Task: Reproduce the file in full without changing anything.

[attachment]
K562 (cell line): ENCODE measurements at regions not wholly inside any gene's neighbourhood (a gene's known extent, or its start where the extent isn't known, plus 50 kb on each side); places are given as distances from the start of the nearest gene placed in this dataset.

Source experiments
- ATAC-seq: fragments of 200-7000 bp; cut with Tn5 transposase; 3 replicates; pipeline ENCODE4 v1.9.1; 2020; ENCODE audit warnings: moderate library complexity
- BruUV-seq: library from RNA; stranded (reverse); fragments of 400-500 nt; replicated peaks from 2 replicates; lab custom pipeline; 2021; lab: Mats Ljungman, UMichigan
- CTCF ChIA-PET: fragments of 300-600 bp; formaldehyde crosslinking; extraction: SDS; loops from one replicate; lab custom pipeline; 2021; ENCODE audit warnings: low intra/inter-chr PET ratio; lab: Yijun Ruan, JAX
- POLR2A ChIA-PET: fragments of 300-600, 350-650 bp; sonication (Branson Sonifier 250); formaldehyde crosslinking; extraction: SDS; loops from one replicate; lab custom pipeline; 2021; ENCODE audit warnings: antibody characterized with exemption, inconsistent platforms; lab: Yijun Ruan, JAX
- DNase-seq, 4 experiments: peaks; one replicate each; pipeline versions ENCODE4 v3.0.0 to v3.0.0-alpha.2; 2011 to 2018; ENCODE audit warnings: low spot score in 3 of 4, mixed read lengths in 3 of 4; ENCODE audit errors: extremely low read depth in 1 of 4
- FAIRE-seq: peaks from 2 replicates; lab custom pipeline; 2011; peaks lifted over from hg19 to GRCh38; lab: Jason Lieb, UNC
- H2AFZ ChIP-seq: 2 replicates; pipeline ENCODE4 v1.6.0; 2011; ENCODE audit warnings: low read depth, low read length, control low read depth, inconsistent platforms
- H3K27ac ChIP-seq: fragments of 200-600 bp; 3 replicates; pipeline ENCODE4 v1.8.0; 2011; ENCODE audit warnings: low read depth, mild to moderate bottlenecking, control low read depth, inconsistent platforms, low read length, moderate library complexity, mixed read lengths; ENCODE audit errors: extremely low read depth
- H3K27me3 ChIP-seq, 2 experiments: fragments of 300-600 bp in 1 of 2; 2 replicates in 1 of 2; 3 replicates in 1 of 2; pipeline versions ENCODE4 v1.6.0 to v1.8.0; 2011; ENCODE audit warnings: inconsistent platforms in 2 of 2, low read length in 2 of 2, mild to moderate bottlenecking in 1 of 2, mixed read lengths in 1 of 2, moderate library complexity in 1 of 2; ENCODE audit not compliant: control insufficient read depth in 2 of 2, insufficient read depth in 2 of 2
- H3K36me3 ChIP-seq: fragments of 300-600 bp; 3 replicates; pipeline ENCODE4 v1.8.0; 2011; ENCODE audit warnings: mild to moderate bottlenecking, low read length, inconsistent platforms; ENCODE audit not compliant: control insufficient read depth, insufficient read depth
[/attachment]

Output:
K562 (cell line): ENCODE measurements at regions not wholly inside any gene's neighbourhood (a gene's known extent, or its start where the extent isn't known, plus 50 kb on each side); places are given as distances from the start of the nearest gene placed in this dataset.

Source experiments
- ATAC-seq: fragments of 200-7000 bp; cut with Tn5 transposase; 3 replicates; pipeline ENCODE4 v1.9.1; 2020; ENCODE audit warnings: moderate library complexity
- BruUV-seq: library from RNA; stranded (reverse); fragments of 400-500 nt; replicated peaks from 2 replicates; lab custom pipeline; 2021; lab: Mats Ljungman, UMichigan
- CTCF ChIA-PET: fragments of 300-600 bp; formaldehyde crosslinking; extraction: SDS; loops from one replicate; lab custom pipeline; 2021; ENCODE audit warnings: low intra/inter-chr PET ratio; lab: Yijun Ruan, JAX
- POLR2A ChIA-PET: fragments of 300-600, 350-650 bp; sonication (Branson Sonifier 250); formaldehyde crosslinking; extraction: SDS; loops from one replicate; lab custom pipeline; 2021; ENCODE audit warnings: antibody characterized with exemption, inconsistent platforms; lab: Yijun Ruan, JAX
- DNase-seq, 4 experiments: peaks; one replicate each; pipeline versions ENCODE4 v3.0.0 to v3.0.0-alpha.2; 2011 to 2018; ENCODE audit warnings: low spot score in 3 of 4, mixed read lengths in 3 of 4; ENCODE audit errors: extremely low read depth in 1 of 4
- FAIRE-seq: peaks from 2 replicates; lab custom pipeline; 2011; peaks lifted over from hg19 to GRCh38; lab: Jason Lieb, UNC
- H2AFZ ChIP-seq: 2 replicates; pipeline ENCODE4 v1.6.0; 2011; ENCODE audit warnings: low read depth, low read length, control low read depth, inconsistent platforms
- H3K27ac ChIP-seq: fragments of 200-600 bp; 3 replicates; pipeline ENCODE4 v1.8.0; 2011; ENCODE audit warnings: low read depth, mild to moderate bottlenecking, control low read depth, inconsistent platforms, low read length, moderate library complexity, mixed read lengths; ENCODE audit errors: extremely low read depth
- H3K27me3 ChIP-seq, 2 experiments: fragments of 300-600 bp in 1 of 2; 2 replicates in 1 of 2; 3 replicates in 1 of 2; pipeline versions ENCODE4 v1.6.0 to v1.8.0; 2011; ENCODE audit warnings: inconsistent platforms in 2 of 2, low read length in 2 of 2, mild to moderate bottlenecking in 1 of 2, mixed read lengths in 1 of 2, moderate library complexity in 1 of 2; ENCODE audit not compliant: control insufficient read depth in 2 of 2, insufficient read depth in 2 of 2
- H3K36me3 ChIP-seq: fragments of 300-600 bp; 3 replicates; pipeline ENCODE4 v1.8.0; 2011; ENCODE audit warnings: mild to moderate bottlenecking, low read length, inconsistent platforms; ENCODE audit not compliant: control insufficient read depth, insufficient read depth